Aside from diet, it’s important to keep your stress level under control. Meditation, reading, and other relaxing activities can help.

The AAD also recommends the following:

  • Wash your face twice a day. Also, be sure to use a cleanser after working out or after any activity where you’re working up a sweat.
  • Avoid skin-care products that contain alcohol. These can be too trying for the skin and end up doing more harm than good.
  • Shampoo regularly. If you have oily skin and hair, do so daily.
  • Avoid direct sunlight and tanning beds. Too much sun can have a drying effect on the skin.
  • Limit touching your face during the day. This action can spread oil from your hands to your face.

A dermatologist may recommend birth control pills or prescribe spironolactone, a blood pressure medication also prescribed for acne, to help reduce breakouts, according to the AAD’s 2016 guidelines for treating acne. Or you may be a candidate for isotretinoin, a prescription medication for severe acne. There are also other options, like injections, oral or topical antibiotic treatments, laser and light treatments, and chemical peels, Baxt says.

If you want to try over-the-counter acne medication options first, Baxt recommends this regimen: Use a 5 to 10 percent benzoyl peroxide wash once a day and a 2 percent salicylic acid wash once a day. Then alternate applying a benzoyl peroxide gel or adapalene gel — a prescription-strength retinoid treatment that’s now available over the counter — every other night. Keep in mind that benzoyl peroxide can bleach your pillowcase, and adapalene may make your skin sensitive to waxing and the sun, so sunscreen is a must, Baxt says. It may take two to three months of following any acne treatment program to see the full effects, she adds, so be patient.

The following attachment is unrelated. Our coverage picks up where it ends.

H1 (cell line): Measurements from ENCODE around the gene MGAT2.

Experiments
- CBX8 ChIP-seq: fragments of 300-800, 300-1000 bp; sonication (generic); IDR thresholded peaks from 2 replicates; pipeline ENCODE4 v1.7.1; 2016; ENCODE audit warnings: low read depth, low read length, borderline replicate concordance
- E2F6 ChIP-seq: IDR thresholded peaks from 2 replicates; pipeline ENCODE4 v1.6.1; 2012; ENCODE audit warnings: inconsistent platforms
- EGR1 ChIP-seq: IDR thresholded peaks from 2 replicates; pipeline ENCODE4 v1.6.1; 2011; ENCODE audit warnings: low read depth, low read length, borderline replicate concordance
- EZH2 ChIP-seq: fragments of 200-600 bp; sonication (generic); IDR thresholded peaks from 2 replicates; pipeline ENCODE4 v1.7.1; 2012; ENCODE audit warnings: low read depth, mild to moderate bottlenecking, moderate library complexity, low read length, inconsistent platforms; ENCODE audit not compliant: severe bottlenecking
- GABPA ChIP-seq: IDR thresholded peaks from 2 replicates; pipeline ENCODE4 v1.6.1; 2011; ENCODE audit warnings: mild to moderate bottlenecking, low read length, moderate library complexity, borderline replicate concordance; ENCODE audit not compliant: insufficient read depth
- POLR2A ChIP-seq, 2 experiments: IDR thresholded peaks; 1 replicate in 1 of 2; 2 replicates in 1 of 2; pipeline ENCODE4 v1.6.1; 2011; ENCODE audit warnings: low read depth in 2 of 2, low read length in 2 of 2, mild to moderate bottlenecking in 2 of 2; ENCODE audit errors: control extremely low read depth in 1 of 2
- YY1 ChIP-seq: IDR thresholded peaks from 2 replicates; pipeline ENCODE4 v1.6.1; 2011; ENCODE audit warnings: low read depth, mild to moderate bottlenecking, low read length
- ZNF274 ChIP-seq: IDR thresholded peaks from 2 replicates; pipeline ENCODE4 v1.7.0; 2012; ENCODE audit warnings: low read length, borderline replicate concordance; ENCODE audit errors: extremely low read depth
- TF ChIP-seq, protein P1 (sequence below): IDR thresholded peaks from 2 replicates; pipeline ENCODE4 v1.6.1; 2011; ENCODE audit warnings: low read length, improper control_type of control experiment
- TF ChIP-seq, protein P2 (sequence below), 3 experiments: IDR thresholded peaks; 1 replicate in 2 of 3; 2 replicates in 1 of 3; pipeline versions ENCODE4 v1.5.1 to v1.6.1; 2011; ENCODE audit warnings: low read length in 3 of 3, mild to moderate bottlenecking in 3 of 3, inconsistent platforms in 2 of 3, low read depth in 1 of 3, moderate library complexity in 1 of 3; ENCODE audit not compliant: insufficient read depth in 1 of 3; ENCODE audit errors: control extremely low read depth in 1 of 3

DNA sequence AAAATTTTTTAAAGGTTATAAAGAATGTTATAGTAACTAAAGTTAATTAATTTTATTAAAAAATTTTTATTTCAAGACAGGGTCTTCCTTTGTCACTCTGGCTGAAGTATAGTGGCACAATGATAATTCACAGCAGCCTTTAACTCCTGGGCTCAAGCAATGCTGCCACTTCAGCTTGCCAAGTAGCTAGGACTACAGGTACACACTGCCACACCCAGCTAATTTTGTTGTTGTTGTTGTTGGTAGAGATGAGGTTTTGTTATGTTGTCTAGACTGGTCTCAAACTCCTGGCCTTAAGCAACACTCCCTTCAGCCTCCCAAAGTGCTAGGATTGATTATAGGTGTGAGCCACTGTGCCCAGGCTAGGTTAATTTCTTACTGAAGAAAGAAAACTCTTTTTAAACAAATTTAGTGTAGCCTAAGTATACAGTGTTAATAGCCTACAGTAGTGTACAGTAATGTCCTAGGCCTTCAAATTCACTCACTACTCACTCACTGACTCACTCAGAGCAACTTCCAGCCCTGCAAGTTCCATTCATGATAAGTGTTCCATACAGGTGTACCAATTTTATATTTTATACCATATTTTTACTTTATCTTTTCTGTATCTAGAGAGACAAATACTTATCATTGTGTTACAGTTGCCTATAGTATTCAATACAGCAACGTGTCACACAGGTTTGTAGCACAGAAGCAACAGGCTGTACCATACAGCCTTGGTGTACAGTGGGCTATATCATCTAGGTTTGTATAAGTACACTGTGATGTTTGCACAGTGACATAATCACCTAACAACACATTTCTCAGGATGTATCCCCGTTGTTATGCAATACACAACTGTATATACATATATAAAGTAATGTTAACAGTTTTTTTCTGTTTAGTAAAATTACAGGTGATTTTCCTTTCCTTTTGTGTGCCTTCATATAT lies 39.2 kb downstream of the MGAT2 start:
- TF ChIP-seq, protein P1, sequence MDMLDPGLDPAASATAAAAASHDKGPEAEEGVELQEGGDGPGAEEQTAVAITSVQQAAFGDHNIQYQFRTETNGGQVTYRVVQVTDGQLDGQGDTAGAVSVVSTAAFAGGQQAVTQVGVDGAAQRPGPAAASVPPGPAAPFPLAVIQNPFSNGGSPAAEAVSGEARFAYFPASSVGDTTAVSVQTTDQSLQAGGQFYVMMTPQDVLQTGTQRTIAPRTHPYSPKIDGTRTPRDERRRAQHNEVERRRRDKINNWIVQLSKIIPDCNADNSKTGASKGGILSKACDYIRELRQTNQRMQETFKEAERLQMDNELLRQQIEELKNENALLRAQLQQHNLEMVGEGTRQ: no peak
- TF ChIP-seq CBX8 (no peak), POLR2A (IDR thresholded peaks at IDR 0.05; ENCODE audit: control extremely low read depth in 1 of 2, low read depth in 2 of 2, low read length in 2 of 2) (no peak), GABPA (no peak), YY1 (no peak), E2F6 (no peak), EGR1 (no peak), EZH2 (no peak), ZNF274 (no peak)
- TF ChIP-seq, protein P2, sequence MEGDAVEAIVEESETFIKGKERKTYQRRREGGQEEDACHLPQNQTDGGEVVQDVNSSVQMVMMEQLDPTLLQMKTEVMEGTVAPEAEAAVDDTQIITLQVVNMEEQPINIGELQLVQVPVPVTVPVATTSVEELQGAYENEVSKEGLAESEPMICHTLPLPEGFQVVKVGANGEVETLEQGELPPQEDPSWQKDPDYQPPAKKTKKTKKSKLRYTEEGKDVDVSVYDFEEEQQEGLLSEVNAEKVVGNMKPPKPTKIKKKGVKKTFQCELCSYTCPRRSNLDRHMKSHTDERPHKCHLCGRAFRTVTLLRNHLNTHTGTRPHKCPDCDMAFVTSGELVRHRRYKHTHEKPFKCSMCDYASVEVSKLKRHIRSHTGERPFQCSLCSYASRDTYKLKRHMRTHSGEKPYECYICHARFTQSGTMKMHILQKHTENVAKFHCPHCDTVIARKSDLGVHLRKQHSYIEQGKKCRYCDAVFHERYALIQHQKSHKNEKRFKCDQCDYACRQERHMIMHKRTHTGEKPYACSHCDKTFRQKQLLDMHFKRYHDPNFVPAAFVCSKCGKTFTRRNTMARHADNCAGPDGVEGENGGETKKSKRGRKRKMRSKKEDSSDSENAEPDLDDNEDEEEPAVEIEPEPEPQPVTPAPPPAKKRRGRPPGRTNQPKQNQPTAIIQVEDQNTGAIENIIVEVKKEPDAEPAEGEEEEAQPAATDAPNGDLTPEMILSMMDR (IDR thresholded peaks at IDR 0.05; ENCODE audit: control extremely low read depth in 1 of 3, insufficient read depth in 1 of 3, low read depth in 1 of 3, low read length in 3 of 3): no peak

Oral contraceptives may also offer more long-term solutions to regular acne breakouts, thanks to the added hormones estrogen and progestin, which may help tame hormonal fluctuations that could contribute to your acne, according to the AAD. Be aware, however, that oral contraceptives can cause side effects, such as nausea and bloating, especially when you first start taking them, per the Mayo Clinic. Women over age 35 who smoke should also ask their doctors about the risk of blood clots when taking birth control pills, notes the AHA.

More severe acne breakouts that don’t respond to the aforementioned methods may require a prescription from your dermatologist. The AAD notes that your dermatologist may prescribe prednisone to treat acne fulminans, a severe type of acne. For stubborn cysts or nodules, your derm may inject a corticosteroid into the affected area. For blackhead or whiteheads that aren’t responding to medication, your derm can use acne extraction to clear the blemishes.

The Key Takeaways on Preventing and Treating Adult Acne

While you can’t control your genes, you can control the diet and lifestyle habits that may contribute to adult acne breakouts. If you’re not seeing results, though, it may be time to see a dermatologist. “Treatment for adult acne should start with a medical-grade topical skin-care routine that is personalized for the skin type and acne severity,” says Harth.

Additional reporting by Lisa Haney